City to hire consultants
Jackson could soon bring on private consultants to help draw up its next one-percent master plan.
Public works is expected to issue a request for qualifications (RFQ) this month for firms interested in helping the city draw up a plan and map out how Jackson will spend revenues from its one-percent infrastructure sales tax.
The city was expected to discuss the proposal this week with the one-percent oversight commission.
“What we plan to do is put the RFQ out and evaluate the responses based on the city’s needs,” said Engineering Manager Charles Williams. “The RFQ is finished, we’re waiting for legal to provide any comments to make sure it’s legally sufficient.”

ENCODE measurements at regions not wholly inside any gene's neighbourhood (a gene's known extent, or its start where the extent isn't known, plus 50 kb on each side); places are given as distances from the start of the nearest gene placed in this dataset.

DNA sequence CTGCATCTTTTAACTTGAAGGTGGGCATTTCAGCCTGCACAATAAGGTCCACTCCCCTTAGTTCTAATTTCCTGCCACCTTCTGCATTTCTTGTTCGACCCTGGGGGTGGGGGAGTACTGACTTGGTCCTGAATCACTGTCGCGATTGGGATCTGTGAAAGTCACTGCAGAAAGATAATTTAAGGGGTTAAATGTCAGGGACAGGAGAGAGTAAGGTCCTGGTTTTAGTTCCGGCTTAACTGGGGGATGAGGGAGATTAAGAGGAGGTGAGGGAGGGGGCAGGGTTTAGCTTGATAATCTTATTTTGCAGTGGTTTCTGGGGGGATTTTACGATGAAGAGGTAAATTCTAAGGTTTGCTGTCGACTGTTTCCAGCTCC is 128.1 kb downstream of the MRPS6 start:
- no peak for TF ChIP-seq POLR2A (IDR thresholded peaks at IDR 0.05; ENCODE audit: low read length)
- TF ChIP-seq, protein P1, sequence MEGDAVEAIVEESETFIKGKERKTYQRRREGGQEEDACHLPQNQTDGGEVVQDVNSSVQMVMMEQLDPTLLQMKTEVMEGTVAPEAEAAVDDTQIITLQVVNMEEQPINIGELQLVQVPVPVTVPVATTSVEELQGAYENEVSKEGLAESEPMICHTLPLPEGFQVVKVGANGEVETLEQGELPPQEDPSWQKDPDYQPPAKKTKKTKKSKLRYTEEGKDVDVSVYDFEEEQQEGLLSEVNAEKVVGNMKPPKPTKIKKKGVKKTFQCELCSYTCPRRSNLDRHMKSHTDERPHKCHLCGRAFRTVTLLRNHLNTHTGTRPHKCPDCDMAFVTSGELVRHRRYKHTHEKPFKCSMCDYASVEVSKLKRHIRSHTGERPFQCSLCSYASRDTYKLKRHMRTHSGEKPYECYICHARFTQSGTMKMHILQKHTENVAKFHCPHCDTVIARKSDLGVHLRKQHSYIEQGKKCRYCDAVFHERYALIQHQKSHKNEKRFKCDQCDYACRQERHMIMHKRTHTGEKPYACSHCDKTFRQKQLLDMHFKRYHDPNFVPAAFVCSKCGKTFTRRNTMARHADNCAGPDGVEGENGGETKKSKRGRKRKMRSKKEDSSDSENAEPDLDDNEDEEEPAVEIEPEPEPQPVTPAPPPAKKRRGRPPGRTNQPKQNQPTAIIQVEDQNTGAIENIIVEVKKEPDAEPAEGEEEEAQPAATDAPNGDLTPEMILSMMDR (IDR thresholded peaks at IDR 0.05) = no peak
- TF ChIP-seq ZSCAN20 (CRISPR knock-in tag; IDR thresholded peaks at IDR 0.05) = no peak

The firm would be responsible for reviewing the existing master plans and looking at the city’s needs as a whole to determine what projects to move forward on. Consultants would put together projects for a two-year capital plan, and then work on plans for years three, four and five, Williams said.
The commission previously allocated $500,000 for the work.
Under state statute, commissioners are required to create a master plan and ensure that one-percent revenues are spent in compliance with it.
Oversight officials approved the first master plan in 2015, which included 37 projects and $13.7 million in expenditures. Since then, commissioners have approved projects in a piecemeal fashion.
In March 2017, commissioners approved what they argue was a long-range master plan. However, the document focused less on infrastructure and more on how the city could spend one-percent dollars.
Jackson residents approved the tax in 2014. Since then, it has generated approximately $68.8 million.